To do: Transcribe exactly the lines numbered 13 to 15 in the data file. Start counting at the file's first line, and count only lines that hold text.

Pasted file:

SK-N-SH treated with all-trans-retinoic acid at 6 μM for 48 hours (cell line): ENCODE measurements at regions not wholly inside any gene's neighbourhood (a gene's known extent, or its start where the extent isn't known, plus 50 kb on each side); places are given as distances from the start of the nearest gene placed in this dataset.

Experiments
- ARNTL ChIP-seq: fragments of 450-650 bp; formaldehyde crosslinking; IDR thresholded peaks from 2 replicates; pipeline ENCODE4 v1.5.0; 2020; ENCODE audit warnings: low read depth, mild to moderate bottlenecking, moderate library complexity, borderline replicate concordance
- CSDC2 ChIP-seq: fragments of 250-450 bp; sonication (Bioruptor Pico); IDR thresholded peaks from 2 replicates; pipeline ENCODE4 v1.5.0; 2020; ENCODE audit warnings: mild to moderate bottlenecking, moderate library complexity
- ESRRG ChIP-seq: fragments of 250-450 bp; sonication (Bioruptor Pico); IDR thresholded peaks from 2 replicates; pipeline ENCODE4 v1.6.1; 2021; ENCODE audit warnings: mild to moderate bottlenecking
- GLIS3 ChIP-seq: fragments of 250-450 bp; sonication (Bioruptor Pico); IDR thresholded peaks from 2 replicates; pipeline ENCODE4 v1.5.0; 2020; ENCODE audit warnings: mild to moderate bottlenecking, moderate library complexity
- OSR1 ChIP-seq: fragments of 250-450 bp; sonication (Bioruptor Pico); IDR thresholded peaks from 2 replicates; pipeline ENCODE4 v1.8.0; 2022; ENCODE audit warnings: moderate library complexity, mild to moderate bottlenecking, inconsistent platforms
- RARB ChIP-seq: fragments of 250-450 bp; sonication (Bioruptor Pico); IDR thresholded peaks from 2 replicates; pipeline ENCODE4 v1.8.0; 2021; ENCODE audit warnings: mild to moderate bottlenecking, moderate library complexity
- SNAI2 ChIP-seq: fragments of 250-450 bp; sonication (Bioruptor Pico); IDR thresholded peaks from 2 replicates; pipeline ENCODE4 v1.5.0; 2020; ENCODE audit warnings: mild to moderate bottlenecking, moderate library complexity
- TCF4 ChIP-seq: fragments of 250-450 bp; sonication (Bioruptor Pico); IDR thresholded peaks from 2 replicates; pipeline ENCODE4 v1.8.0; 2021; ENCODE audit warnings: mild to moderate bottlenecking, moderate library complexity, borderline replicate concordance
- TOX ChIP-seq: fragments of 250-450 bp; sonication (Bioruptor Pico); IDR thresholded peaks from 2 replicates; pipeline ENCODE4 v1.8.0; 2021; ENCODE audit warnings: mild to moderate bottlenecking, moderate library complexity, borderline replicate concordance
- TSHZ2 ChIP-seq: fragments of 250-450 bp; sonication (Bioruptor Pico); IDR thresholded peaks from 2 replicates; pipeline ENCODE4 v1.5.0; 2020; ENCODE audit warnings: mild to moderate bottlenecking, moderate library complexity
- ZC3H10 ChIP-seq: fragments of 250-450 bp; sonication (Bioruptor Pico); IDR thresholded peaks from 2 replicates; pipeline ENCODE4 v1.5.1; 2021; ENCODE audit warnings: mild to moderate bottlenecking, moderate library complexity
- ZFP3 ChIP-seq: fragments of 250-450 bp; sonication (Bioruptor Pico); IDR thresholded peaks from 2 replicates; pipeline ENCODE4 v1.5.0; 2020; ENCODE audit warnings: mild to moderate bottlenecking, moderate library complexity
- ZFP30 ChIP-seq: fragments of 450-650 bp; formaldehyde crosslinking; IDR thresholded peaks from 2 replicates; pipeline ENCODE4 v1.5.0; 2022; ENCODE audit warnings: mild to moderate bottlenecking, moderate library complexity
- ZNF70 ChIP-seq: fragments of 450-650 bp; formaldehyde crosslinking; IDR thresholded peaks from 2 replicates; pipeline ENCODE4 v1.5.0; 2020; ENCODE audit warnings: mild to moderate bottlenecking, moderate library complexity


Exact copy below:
- ZC3H10 ChIP-seq: fragments of 250-450 bp; sonication (Bioruptor Pico); IDR thresholded peaks from 2 replicates; pipeline ENCODE4 v1.5.1; 2021; ENCODE audit warnings: mild to moderate bottlenecking, moderate library complexity
- ZFP3 ChIP-seq: fragments of 250-450 bp; sonication (Bioruptor Pico); IDR thresholded peaks from 2 replicates; pipeline ENCODE4 v1.5.0; 2020; ENCODE audit warnings: mild to moderate bottlenecking, moderate library complexity
- ZFP30 ChIP-seq: fragments of 450-650 bp; formaldehyde crosslinking; IDR thresholded peaks from 2 replicates; pipeline ENCODE4 v1.5.0; 2022; ENCODE audit warnings: mild to moderate bottlenecking, moderate library complexity